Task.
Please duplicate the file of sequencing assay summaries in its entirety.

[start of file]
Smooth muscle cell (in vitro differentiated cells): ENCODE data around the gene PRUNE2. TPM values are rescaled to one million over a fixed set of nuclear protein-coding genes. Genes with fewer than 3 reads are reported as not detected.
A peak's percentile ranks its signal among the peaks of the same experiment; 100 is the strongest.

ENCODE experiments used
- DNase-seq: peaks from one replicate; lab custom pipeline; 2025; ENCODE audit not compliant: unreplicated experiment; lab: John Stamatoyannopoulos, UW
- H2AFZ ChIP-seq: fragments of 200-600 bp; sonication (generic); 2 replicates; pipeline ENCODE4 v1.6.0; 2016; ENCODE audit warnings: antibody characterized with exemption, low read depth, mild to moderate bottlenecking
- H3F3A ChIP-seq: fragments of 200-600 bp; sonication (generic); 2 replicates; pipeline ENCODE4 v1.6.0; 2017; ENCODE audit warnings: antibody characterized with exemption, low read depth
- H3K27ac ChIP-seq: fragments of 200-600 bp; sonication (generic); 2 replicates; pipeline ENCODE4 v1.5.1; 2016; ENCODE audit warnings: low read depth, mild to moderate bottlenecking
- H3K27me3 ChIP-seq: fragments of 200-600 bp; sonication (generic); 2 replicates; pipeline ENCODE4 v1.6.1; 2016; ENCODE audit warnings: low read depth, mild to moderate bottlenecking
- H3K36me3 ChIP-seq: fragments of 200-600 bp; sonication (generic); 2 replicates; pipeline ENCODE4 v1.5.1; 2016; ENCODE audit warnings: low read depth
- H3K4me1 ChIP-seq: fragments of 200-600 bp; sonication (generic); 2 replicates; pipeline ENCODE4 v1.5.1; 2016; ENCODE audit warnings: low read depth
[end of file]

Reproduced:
Smooth muscle cell (in vitro differentiated cells): ENCODE data around the gene PRUNE2. TPM values are rescaled to one million over a fixed set of nuclear protein-coding genes. Genes with fewer than 3 reads are reported as not detected.
A peak's percentile ranks its signal among the peaks of the same experiment; 100 is the strongest.

ENCODE experiments used
- DNase-seq: peaks from one replicate; lab custom pipeline; 2025; ENCODE audit not compliant: unreplicated experiment; lab: John Stamatoyannopoulos, UW
- H2AFZ ChIP-seq: fragments of 200-600 bp; sonication (generic); 2 replicates; pipeline ENCODE4 v1.6.0; 2016; ENCODE audit warnings: antibody characterized with exemption, low read depth, mild to moderate bottlenecking
- H3F3A ChIP-seq: fragments of 200-600 bp; sonication (generic); 2 replicates; pipeline ENCODE4 v1.6.0; 2017; ENCODE audit warnings: antibody characterized with exemption, low read depth
- H3K27ac ChIP-seq: fragments of 200-600 bp; sonication (generic); 2 replicates; pipeline ENCODE4 v1.5.1; 2016; ENCODE audit warnings: low read depth, mild to moderate bottlenecking
- H3K27me3 ChIP-seq: fragments of 200-600 bp; sonication (generic); 2 replicates; pipeline ENCODE4 v1.6.1; 2016; ENCODE audit warnings: low read depth, mild to moderate bottlenecking
- H3K36me3 ChIP-seq: fragments of 200-600 bp; sonication (generic); 2 replicates; pipeline ENCODE4 v1.5.1; 2016; ENCODE audit warnings: low read depth
- H3K4me1 ChIP-seq: fragments of 200-600 bp; sonication (generic); 2 replicates; pipeline ENCODE4 v1.5.1; 2016; ENCODE audit warnings: low read depth